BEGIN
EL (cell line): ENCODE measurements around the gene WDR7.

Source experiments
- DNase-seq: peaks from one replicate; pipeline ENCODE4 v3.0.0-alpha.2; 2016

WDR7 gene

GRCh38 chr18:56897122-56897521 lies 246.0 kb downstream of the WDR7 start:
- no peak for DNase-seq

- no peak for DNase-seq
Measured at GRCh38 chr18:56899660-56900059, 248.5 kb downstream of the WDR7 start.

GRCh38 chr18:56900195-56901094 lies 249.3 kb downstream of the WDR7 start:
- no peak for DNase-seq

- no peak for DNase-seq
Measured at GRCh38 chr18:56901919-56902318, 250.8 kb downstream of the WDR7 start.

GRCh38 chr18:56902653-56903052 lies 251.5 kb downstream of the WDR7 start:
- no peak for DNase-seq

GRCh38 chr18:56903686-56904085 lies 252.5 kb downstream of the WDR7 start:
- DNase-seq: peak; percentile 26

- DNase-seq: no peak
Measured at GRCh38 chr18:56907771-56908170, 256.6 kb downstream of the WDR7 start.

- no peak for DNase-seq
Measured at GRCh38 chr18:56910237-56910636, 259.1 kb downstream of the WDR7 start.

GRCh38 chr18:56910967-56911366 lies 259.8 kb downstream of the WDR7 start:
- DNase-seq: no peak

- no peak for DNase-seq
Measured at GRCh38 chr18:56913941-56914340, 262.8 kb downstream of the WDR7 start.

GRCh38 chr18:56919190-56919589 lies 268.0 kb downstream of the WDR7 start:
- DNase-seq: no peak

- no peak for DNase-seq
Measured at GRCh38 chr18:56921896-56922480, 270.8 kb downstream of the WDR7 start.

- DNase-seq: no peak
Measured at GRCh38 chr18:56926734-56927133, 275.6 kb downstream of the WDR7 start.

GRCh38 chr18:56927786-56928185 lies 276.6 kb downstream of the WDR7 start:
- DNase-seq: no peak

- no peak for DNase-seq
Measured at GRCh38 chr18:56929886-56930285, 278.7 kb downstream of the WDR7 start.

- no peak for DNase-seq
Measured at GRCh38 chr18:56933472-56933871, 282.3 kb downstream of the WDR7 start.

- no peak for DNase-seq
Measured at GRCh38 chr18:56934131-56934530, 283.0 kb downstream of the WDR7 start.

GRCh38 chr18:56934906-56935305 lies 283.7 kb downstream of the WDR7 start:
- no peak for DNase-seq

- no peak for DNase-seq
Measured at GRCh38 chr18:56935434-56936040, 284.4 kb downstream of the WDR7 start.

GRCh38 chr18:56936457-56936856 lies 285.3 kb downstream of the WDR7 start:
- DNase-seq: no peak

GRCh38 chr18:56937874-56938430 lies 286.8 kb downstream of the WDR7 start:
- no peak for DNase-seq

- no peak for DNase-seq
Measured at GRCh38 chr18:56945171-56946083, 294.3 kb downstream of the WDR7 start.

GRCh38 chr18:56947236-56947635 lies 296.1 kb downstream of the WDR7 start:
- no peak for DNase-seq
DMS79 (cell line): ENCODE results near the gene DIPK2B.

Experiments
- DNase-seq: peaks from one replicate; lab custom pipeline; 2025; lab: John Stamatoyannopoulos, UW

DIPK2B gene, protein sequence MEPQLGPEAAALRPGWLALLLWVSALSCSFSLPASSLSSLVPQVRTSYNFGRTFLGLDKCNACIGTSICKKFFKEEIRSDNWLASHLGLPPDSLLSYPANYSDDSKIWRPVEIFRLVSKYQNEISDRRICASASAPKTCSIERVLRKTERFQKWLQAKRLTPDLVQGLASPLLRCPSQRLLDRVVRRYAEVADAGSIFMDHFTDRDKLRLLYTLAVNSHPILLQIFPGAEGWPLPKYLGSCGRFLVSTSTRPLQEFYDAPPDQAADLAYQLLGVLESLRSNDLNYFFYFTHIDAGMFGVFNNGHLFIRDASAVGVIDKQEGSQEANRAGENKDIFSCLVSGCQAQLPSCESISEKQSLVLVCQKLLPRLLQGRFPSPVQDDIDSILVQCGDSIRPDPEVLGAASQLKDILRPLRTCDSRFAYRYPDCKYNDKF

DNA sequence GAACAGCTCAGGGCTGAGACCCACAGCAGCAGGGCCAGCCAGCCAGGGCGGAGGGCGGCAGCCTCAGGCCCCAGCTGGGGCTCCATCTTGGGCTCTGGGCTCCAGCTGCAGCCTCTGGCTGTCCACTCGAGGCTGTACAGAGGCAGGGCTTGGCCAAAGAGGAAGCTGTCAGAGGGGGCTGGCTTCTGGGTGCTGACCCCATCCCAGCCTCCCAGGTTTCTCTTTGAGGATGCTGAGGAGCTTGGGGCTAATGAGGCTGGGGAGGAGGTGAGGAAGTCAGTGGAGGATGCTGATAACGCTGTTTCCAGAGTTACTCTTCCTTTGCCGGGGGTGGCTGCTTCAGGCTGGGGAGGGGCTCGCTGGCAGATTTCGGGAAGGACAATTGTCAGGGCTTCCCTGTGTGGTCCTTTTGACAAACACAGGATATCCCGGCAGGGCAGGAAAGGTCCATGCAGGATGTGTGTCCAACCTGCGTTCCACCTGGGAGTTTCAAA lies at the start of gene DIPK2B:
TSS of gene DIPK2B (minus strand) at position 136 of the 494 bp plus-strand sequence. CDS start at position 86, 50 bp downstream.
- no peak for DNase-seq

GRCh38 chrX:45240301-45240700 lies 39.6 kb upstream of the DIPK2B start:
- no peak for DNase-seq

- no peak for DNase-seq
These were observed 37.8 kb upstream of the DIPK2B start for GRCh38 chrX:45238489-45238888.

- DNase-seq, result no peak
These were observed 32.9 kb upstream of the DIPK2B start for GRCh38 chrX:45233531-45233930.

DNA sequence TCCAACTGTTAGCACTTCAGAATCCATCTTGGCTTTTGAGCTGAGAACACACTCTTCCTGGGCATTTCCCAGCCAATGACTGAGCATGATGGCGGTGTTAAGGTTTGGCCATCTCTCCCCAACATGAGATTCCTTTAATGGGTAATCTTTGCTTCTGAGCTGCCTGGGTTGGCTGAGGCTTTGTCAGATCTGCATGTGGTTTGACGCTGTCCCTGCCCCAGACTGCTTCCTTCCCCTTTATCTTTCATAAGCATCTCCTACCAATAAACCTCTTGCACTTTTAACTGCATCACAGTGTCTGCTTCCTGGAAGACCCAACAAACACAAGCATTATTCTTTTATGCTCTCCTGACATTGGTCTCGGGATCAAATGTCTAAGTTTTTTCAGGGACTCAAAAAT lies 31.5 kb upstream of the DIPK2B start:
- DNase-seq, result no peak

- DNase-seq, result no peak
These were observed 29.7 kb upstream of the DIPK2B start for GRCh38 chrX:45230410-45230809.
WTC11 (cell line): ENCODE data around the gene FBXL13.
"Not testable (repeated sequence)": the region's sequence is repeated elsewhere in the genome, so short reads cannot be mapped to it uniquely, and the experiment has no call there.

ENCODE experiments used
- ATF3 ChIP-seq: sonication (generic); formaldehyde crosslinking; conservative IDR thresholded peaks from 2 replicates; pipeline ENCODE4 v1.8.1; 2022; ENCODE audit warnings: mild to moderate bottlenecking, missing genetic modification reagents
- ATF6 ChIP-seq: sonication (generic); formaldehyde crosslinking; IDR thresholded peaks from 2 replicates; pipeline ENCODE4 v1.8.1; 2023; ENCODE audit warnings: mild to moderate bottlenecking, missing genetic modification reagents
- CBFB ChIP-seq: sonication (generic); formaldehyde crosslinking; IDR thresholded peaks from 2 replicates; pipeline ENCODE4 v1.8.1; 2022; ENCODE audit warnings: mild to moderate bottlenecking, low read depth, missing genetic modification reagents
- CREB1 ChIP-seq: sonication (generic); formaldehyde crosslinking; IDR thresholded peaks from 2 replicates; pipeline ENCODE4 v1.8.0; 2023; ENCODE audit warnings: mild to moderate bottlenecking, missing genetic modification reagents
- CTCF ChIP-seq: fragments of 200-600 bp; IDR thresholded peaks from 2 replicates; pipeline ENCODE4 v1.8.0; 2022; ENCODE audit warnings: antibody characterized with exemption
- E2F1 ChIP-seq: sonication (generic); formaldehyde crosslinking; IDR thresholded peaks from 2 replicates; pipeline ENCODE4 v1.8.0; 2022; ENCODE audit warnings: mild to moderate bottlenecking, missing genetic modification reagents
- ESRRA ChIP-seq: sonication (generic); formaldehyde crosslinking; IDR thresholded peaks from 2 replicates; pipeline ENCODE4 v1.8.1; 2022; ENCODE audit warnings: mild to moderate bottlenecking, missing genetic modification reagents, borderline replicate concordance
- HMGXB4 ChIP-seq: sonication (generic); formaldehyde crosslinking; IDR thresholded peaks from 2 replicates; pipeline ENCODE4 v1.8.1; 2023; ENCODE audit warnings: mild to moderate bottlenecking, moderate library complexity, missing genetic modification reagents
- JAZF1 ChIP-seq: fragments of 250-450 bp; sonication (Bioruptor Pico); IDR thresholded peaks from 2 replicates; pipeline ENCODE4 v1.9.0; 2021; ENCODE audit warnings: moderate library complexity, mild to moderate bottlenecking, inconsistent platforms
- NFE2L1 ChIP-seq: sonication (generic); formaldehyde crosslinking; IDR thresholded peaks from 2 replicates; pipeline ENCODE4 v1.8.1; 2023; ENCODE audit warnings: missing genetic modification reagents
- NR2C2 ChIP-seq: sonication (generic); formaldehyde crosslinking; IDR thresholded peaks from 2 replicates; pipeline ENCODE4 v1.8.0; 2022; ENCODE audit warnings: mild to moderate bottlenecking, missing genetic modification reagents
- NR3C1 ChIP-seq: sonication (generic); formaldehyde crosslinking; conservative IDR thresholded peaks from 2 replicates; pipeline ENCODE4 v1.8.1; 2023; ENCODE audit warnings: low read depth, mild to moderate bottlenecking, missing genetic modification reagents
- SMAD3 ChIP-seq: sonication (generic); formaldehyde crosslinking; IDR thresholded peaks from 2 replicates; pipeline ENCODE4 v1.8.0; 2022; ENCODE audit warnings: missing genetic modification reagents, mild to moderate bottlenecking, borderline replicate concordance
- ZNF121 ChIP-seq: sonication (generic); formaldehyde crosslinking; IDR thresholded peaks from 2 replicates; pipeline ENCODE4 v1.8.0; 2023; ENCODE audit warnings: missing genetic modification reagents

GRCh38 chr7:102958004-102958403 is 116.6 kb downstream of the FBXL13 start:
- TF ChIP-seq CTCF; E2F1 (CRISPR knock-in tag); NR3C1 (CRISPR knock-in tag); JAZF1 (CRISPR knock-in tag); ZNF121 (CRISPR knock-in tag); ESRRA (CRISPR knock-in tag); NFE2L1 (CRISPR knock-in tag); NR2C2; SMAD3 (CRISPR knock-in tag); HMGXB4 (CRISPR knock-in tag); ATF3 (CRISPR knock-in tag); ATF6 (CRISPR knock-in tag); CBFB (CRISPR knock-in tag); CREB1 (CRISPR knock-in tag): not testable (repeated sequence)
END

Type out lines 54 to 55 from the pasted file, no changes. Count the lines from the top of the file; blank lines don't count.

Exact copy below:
DIPK2B gene, protein sequence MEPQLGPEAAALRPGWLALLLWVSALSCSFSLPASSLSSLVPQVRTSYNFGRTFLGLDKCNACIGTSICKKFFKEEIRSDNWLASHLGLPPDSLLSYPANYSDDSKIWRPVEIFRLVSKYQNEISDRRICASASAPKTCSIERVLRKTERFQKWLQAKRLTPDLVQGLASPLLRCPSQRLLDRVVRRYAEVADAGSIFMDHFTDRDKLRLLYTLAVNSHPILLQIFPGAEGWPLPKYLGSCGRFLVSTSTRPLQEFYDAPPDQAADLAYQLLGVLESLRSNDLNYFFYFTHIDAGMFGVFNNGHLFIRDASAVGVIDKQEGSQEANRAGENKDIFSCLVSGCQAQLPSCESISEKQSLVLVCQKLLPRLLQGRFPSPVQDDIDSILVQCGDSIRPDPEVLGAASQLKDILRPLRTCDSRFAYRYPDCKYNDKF

DNA sequence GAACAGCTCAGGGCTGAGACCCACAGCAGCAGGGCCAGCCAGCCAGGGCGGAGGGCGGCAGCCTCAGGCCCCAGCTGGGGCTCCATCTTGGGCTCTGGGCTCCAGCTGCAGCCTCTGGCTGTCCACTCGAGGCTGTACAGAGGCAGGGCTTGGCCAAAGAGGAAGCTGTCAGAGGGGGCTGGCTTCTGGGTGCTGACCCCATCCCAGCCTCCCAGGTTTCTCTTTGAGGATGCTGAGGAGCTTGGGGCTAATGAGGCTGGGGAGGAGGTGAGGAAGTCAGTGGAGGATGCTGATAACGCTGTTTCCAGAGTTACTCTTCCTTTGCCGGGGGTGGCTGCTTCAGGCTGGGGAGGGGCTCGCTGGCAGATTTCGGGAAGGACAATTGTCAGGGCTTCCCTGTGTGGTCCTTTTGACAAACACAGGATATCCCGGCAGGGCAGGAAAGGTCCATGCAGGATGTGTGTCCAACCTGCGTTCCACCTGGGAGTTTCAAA lies at the start of gene DIPK2B: